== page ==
8.      How much time will I have to invest?

This, of course, is up to you and will be determined by your ambition, by the free time at your disposal (work and family demands), and by whether or not you enjoy the process.  Any successful Zazzler will tell you that creating products and marketing them to the public developed into an obsession soon after their first sale.  I spend well over 40 hours a week on Zazzle or performing Zazzle related tasks (I am retired from the restaurant business).  Eventually, the money you make will reflect the time you put in.  It takes from one to three years to develop a following.  Many artists and designers have a following already and this speeds up the whole process since they can now be referred to Zazzle. A large network of loyal friends and family also helps when starting out!

9.      How much money can I make?

This is a difficult question to answer because so many factors must be considered.  If you are already an established artist, photographer or graphic designer the sky’s the limit and you will be rewarded according to the time you spend on product design and networking fairly quickly.  If, like me, you pursued art or photography as a hobby, it will be less rewarding and perhaps discouraging at first.  With persistence, you could make at least $1000 your first year, building up to a second income by year three.  The speed at which you increase sales will be determined by the time invested, the quality of your designs, the networking you do, and how successfully you have gauged your audience.  At the end of each Christmas season, take stock of your accomplishments and adjust your Zazzle related tasks accordingly (you may need more products, you may need to blog and network more often, you may need to specialize or expand you product line).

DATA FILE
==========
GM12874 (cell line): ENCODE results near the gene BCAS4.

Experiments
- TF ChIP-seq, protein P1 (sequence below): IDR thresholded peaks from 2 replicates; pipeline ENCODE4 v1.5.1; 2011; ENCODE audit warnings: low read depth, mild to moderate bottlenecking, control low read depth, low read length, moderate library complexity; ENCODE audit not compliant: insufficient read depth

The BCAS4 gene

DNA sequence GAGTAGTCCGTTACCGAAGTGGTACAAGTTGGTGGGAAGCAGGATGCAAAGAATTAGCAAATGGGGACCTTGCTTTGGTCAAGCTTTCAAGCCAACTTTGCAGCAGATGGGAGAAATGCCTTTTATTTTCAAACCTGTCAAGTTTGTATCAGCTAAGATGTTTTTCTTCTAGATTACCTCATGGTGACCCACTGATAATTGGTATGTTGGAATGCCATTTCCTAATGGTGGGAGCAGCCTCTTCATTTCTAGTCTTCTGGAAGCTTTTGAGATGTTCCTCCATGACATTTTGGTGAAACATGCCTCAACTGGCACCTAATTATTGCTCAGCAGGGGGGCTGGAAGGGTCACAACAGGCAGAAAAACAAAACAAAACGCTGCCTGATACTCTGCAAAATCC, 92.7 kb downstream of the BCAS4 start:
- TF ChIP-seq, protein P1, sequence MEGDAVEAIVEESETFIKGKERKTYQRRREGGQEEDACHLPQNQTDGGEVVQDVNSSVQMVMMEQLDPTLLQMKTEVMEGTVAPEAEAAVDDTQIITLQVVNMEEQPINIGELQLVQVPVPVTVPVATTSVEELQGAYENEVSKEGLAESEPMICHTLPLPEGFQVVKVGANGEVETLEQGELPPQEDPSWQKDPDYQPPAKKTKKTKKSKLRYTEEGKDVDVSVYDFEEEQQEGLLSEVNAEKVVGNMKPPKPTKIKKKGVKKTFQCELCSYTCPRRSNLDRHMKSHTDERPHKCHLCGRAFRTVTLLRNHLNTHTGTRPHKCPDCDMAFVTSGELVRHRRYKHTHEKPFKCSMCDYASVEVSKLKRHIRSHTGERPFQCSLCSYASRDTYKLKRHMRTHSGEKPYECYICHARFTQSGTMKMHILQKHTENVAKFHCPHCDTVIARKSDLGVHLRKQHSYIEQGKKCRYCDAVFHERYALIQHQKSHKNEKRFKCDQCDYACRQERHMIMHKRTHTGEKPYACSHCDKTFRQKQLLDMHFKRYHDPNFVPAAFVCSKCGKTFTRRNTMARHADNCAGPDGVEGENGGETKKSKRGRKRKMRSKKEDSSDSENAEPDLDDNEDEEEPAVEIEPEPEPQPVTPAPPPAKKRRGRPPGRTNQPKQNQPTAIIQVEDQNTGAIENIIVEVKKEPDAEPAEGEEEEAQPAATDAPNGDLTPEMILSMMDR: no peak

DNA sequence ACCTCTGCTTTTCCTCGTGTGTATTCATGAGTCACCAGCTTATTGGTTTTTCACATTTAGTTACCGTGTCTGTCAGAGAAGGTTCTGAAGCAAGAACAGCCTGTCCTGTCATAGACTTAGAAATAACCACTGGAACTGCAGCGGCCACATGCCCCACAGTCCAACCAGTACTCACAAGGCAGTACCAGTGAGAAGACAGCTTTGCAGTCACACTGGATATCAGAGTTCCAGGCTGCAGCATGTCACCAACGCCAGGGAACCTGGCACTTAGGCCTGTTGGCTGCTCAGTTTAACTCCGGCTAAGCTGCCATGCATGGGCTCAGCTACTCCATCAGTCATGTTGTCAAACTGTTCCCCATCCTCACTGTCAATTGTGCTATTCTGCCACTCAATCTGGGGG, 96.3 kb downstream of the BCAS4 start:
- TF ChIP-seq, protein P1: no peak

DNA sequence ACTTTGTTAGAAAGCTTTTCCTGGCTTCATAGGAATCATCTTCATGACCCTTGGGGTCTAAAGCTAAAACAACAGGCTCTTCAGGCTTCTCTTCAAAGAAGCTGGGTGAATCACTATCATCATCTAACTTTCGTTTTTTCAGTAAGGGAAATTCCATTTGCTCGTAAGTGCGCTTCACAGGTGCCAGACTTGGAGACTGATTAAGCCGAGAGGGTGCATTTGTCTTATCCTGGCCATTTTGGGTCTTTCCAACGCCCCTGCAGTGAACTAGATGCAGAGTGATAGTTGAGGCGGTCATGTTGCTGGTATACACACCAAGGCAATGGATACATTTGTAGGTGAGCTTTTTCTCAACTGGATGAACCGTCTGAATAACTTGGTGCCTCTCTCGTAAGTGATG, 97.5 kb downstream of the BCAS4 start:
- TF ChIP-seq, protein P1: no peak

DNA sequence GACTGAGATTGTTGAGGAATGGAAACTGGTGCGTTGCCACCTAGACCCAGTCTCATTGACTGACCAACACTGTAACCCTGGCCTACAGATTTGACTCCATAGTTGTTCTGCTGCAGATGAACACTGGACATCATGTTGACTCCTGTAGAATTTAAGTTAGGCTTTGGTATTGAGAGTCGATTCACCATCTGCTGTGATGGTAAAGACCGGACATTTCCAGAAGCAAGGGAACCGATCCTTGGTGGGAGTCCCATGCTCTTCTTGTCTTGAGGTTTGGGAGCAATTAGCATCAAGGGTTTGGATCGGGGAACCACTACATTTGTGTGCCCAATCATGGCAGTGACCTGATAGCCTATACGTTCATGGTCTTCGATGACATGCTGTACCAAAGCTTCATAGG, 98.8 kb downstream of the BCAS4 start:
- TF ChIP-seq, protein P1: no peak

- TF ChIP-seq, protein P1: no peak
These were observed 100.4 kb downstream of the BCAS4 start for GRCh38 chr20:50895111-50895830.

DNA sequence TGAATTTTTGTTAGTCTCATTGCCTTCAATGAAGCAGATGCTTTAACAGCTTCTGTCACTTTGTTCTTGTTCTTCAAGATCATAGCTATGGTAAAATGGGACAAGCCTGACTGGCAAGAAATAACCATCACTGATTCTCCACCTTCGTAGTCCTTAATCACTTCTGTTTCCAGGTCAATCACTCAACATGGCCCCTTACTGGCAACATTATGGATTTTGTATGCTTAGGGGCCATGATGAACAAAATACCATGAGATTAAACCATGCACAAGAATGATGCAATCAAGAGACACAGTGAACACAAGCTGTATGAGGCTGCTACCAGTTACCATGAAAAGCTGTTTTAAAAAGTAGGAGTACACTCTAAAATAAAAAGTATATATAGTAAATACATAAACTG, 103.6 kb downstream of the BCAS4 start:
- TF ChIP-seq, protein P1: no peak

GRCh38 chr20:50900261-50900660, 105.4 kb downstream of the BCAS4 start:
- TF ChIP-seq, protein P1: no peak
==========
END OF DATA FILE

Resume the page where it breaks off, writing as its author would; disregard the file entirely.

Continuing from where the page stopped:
10.   How many products do I need to offer on Zazzle to be successful?

Your first goal is to have 100 varied products with strong designs or artwork featured on them. If you offer 100 mugs with ‘Happy Birthday’ in a different color on each you will not be off to a good start.  Design a variety of products using at least 10 of your best designs, photos, and artwork to begin with.  Make sure a potential customer is not bored by what they see when visiting your shop for the first time, and since many of your products will be viewed in the marketplace, outside of the context of your shop, make sure each design is interesting enough for them to follow the store link provided by Zazzle and take the time to visit your actual shop.  Try to have 1500 products for sale by the end of year one.  You will be fairly well established at that point, with a good foundation upon which to build.  Keep your shop active by adding products whenever you have time and, of course, keep promoting!

Coordinating Headers, Logo, and Category Box A consistent design helps visitors readily identify you and helps establish your ‘brand’.

I will be expanding on the general information provided here in future posts so I invite you to subscribe.  I will also be sharing tips from other Zazzlers, wesites and the Zazzle proseller forum to which the new Zazzle shopkeeper does not have access.

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Zazzle World Wide Market

Thank you for visiting.  I hope you have found this information helpful.  My best wishes for your future success!

Categories: Guidelines | Tags: , , , , , , , | 13 Comments